In the fall, chickens molt their old summer feathers and grow in new thick winter feathers. Feather growing takes up nutrients and energy and contributes to a decrease in egg-laying.
Some people keep their hens indoors and use artificial lighting to mimic long daylight hours. This practice keeps the hens laying eggs all year long. But many people prefer to allow their hens to go through the natural yearly cycle. Egg laying tends to naturally pick up again soon after the winter solstice (December 21st). Hens recognize that daylight hours are increasing again, heralding in spring, and all of the sudden you realize you have tons of eggs piling up in your fridge!
I start saving eggs in October so I have some available all winter. Fresh eggs can last a long time in the fridge. When a hen lays an egg, there is a clear coating over the outside of the shell, called the ‘bloom.’ This bloom seals the egg and helps keep bacteria from penetrating the shell. When you wash your eggs, you wash off this bloom, and the eggs won’t last as long. Some eggs get dirty and simply have to be washed, but I usually don’t wash my eggs unless I have to. Keeping your nest boxes nice and clean and full of clean and dry straw or pine shavings will lead to clean eggs.
When you do wash your eggs, be aware that the shell is rather porous. Always wash them in clean water, and use water that is warmer in temperature than the temperature of the egg.
Store your eggs in cartons or in an egg basket or skelter. Don’t keep eggs in sealed containers – they need to breathe! Storing them standing upright as they sit in an egg carton will keep the yolk centered.
If you are worried that your eggs may be old – use a float test! Simply fill a bowl with water, and carefully set the eggs into the water. Fresh eggs will sink to the bottom. As eggs age, they get more air in them and so they float. An old egg will pop up and float high on the surface of the water.
Raising your flock of laying hens in a backyard, homestead, or small farm environment will produce very high-quality eggs. Your eggs will also have health benefits and higher levels of nutrients than the factory-style commercial eggs you find in grocery stores.
You’ll find that your eggs taste different from the eggs at the grocery store. Your own eggs will be fresher, and they’ll have bright orange-yellow yolks if your hens have access to grass. Eggs from chickens raised in yards and pastures have been proven to have higher levels of Omega 3’s in them, as well as more balanced cholesterol and fat, more antioxidants, and higher quality DHEA and protein.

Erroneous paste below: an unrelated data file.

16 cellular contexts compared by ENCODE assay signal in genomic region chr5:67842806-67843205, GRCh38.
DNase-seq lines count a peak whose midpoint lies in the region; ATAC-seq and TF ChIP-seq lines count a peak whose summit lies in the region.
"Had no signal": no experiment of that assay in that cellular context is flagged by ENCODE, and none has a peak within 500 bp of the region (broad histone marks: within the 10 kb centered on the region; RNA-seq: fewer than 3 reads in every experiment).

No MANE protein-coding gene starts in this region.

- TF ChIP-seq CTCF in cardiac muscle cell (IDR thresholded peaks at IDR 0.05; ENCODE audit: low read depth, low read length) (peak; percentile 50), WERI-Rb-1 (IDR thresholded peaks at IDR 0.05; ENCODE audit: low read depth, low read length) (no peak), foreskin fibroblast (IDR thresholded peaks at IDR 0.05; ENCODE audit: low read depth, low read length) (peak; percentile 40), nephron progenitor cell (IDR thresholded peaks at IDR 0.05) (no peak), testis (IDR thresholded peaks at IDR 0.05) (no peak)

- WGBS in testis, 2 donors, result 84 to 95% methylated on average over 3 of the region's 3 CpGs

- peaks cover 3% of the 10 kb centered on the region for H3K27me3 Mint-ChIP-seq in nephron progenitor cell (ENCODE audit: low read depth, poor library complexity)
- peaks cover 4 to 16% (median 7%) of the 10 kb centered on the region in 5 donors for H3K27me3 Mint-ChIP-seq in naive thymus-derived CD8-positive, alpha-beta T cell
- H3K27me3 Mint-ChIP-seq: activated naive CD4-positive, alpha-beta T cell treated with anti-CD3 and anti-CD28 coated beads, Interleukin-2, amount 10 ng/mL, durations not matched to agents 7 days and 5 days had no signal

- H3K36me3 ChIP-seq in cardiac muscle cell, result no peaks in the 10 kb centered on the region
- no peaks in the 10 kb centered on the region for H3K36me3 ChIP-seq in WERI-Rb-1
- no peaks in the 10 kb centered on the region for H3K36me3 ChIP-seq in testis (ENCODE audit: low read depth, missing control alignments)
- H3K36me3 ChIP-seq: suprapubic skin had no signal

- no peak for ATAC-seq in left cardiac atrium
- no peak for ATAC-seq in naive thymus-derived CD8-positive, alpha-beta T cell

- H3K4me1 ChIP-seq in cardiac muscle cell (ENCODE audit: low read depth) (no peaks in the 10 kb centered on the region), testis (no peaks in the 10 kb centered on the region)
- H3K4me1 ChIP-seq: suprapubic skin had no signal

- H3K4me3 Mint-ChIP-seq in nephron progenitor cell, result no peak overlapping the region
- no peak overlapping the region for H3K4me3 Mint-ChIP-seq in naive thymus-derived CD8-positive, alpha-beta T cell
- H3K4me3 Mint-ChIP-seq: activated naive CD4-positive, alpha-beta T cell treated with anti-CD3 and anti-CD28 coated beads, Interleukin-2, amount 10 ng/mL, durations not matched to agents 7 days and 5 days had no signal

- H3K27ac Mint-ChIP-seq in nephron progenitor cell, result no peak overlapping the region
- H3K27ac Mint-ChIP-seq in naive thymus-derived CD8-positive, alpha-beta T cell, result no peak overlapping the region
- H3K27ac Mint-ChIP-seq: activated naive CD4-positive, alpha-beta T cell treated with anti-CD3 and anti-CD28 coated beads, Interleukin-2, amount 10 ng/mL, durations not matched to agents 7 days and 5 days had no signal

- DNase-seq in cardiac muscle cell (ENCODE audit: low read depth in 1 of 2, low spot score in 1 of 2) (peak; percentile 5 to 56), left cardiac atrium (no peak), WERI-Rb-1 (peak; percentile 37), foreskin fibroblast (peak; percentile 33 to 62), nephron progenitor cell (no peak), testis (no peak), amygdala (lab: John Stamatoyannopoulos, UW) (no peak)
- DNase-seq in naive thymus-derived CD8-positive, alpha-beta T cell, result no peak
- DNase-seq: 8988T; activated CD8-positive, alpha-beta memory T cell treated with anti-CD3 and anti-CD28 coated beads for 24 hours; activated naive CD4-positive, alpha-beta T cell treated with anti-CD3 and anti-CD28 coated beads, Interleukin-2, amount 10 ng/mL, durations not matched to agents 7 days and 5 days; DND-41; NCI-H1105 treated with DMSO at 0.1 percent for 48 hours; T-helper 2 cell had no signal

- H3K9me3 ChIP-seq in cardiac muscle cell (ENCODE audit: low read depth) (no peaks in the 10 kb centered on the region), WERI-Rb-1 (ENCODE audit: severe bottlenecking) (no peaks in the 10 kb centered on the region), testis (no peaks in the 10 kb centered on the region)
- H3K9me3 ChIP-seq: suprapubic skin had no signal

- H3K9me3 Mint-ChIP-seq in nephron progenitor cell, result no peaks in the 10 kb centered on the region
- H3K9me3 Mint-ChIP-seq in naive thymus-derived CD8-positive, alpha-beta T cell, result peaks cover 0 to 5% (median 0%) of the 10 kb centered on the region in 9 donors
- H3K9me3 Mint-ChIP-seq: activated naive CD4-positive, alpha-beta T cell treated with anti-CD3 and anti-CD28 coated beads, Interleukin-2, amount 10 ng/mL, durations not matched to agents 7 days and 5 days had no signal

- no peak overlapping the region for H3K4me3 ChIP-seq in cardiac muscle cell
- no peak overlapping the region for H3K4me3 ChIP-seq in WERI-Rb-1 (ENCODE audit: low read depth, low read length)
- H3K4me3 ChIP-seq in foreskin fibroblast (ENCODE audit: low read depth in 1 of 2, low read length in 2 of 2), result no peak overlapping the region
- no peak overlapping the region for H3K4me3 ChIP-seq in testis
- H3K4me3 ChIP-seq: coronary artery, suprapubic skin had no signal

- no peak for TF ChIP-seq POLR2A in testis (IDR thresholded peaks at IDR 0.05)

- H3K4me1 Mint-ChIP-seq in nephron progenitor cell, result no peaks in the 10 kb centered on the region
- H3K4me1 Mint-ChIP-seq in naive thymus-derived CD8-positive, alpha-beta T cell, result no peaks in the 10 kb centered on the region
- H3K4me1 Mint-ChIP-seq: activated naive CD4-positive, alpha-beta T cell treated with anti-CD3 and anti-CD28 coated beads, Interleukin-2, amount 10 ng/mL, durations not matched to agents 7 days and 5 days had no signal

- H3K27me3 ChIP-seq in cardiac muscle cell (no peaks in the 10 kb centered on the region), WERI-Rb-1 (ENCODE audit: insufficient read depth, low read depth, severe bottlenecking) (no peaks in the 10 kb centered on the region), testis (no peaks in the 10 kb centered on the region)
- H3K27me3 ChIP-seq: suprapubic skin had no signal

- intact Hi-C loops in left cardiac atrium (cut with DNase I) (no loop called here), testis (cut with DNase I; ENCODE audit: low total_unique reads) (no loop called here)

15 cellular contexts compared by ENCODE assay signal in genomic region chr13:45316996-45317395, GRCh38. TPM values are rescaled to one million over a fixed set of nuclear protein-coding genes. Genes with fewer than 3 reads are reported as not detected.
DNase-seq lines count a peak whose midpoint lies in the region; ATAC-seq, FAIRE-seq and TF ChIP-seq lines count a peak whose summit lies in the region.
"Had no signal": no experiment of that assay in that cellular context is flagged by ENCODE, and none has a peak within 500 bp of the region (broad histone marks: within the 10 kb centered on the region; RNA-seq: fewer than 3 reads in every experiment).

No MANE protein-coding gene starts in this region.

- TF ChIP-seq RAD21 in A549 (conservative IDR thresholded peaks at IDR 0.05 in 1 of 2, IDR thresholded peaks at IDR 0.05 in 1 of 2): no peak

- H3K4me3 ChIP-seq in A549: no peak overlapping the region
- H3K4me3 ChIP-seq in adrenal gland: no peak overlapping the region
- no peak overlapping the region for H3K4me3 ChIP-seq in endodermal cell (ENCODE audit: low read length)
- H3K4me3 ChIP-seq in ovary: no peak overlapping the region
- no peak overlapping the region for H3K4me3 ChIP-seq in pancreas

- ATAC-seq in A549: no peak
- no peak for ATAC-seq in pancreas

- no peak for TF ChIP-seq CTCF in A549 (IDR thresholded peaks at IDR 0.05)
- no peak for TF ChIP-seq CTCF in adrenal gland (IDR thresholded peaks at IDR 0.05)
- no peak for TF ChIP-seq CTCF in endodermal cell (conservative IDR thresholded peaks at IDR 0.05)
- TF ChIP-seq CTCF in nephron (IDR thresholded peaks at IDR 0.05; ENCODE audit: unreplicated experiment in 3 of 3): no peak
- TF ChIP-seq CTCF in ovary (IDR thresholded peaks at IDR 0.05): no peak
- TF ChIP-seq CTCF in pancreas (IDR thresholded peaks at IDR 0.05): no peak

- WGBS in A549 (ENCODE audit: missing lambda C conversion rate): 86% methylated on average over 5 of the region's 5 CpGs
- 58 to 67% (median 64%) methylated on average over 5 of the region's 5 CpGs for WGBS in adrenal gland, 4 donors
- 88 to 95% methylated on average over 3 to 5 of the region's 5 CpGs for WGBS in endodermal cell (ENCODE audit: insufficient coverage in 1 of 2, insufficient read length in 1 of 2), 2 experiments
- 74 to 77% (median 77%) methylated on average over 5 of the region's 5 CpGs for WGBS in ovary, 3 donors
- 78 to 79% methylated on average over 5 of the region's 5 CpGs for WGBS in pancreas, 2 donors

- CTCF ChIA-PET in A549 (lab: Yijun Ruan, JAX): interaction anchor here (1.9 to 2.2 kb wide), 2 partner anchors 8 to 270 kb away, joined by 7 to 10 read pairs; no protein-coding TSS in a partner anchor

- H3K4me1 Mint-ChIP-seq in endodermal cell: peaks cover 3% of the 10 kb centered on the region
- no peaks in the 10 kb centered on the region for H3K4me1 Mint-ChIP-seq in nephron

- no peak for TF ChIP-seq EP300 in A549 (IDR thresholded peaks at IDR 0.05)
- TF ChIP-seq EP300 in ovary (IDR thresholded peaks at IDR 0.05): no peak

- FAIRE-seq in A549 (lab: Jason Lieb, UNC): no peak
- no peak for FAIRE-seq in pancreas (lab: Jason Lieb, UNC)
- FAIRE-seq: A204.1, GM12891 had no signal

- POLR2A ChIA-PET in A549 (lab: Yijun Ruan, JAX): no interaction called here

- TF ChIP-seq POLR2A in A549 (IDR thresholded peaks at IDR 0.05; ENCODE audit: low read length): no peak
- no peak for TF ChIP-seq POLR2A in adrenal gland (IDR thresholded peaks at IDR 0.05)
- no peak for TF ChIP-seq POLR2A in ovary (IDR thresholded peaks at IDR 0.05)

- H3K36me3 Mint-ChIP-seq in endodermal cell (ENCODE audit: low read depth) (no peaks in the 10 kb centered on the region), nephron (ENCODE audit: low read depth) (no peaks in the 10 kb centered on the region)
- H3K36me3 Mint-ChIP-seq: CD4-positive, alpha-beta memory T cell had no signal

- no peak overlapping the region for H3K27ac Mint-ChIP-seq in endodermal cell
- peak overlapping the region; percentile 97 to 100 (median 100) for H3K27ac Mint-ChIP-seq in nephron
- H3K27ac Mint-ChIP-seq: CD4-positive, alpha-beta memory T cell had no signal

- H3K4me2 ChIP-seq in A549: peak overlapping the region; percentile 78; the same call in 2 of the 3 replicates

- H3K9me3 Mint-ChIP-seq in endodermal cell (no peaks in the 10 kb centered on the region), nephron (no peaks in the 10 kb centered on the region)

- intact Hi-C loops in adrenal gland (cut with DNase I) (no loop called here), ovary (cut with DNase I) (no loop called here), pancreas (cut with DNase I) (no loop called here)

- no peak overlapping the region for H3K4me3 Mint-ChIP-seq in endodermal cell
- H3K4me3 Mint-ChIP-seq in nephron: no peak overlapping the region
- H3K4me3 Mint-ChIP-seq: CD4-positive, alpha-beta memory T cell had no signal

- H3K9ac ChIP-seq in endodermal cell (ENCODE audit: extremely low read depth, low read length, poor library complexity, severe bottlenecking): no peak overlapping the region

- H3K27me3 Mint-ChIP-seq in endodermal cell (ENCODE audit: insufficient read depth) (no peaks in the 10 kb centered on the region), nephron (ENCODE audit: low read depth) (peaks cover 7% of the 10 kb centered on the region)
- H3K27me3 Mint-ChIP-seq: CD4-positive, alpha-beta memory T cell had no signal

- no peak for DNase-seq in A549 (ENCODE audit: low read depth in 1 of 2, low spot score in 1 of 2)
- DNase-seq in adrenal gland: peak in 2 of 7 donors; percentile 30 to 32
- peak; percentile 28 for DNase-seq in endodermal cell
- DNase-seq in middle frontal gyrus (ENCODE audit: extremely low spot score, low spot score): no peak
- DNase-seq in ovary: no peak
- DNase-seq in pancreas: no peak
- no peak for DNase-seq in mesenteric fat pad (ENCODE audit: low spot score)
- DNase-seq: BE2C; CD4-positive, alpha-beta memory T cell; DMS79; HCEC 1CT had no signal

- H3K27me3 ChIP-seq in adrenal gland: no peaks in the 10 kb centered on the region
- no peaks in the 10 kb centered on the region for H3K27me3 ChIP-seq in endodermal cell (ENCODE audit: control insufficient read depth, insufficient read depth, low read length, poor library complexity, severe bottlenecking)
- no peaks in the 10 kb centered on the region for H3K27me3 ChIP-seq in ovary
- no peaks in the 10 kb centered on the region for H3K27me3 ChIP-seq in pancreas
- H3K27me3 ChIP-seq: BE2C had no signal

Maybe you will enjoy raising chickens for eggs so much that you’ll find you want to get more hens and start selling eggs. Regulations are usually easy to follow for legally selling your eggs to the public. Check with your particular state and farm extension agency. Usually regulations will include washing your eggs properly, grading your eggs, dating them, and fully labeling your carton. You may consider getting an insurance policy, as you would for selling any food item to the public.
Eggs from small local sources are in high demand. Fresh, local eggs sell out fast at Farmer’s Markets and Health Food Stores. Many people successfully sell eggs with an honor-system stand in front of their house. Certified Organic and humanely raised eggs are in very high demand. Be careful with your pricing though. As with any business endeavor, work out your cost of producing the eggs first. Then think about the time you spent and come up with an appropriate price. You will find that it is going to be more than the price of eggs sold at the grocery store. Many customers understand the difference. But it will be up to you to educate customers about the difference in production style between your eggs and the eggs from a factory of battery raised hens.
You do not need a rooster to get eggs! Hens will lay eggs regularly without a rooster present. Roosters can be a useful and nice part of the chicken raising experience, but if you have close neighbors or your town regulations prohibit roosters, you can still enjoy having hens and get plenty of eggs!
And chickens aren’t the only type of poultry that lay eggs! All bird eggs raised under the same conditions taste very similar. Ducks lay wonderful eggs that have slightly creamier yolks. Ducks eggs make baked goods rise higher and can often be enjoyed by people who are allergic to chicken eggs. Quail eggs are also a lot of fun – they are tiny and often speckled. Nothing is cuter than tiny, hard-boiled or fried quail eggs. Both quail and duck eggs are in high demand by chefs and gourmet food stores and foodies at Farmer’s Markets.